Days after sparing state colleges from any further cuts in his newly proposed budget, Gov. Bobby Jindal today offered another olive branch of sorts to higher ed. The governor scheduled a 10:30 a.m. press conference today to release a proposal called the Louisiana GRAD Act. Both The Advocate and the Times-Picayune report that the proposal would give colleges something they've been lobbying for — more control over their own tuition and fees — in exchange for entering into six-year performance agreements that would require they raise admission standards and eliminate programs with low completion rates, among other goals designed to up graduation rates.
Louisiana is now the only state in the nation that requires a two-thirds majority approval from the state legislature for colleges to raise tuition or fees. It's been a bone of contention for colleges, especially in light of the $250 million in budget cuts they've taken from the state over the past 14 months. State revenues aren't expected to pick up anytime soon. Next year, another $290 million in federal stimulus funds for colleges are scheduled to expire.
Update: Here's some statements from officials endorsing the proposal:
Dr. Joseph Savoie, President of the University of Louisiana at Lafayette: "I am pleased that the Governor is proposing such progressive legislation for higher education. Greater autonomy, coupled with strong accountability, will encourage better results for students in Louisiana colleges and universities."
Bill Fenstermaker, Chairman of Blueprint Louisiana: "Blueprint Louisiana has consistently maintained that our higher education graduation rates are unacceptable and that we need to do a better job of aligning workforce needs with the missions of our higher education institutions. We applaud Governor Jindal for introducing this promising reform to give institutions more flexibility and autonomy. But more importantly, it's a roadmap to improve student outcomes and graduation rates."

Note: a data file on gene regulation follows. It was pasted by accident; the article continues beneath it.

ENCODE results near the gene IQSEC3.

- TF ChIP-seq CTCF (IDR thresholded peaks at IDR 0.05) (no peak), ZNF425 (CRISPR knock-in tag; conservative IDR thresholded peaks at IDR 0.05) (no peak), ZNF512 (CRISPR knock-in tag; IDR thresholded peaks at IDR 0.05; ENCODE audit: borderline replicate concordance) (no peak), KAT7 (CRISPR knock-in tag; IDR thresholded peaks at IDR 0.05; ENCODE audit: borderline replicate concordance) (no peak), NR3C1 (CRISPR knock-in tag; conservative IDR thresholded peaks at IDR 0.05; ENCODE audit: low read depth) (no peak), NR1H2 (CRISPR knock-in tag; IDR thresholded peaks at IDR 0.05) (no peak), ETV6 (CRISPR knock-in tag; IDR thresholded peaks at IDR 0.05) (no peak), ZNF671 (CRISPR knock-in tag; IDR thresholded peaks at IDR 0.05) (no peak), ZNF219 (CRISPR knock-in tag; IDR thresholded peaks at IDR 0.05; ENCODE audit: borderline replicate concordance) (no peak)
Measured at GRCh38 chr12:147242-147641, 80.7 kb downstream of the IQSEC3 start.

LSU System President Dr. John Lombardi: “The Governor's plan for improving higher education, that matches increased authority for management boards and universities to increased standards for student performance, is a welcome innovation. Combined with the commitment to stabilize higher education funding reflected in the proposed budget for FY2010-11, this initiative creates a framework for Louisiana's higher education management boards and institutions to drive improvements in student achievement and success.”
Commissioner of Higher Education Dr. Sally Clausen: “This proposed legislation sends a clear signal to our campuses and universities that performance pays. Using accountability to leverage tuition assistance and operational autonomy is an excellent way to reinforce our primary goal – to successfully educate more citizens in a cost efficient manner. We look forward to working with the Governor on this critical legislation.”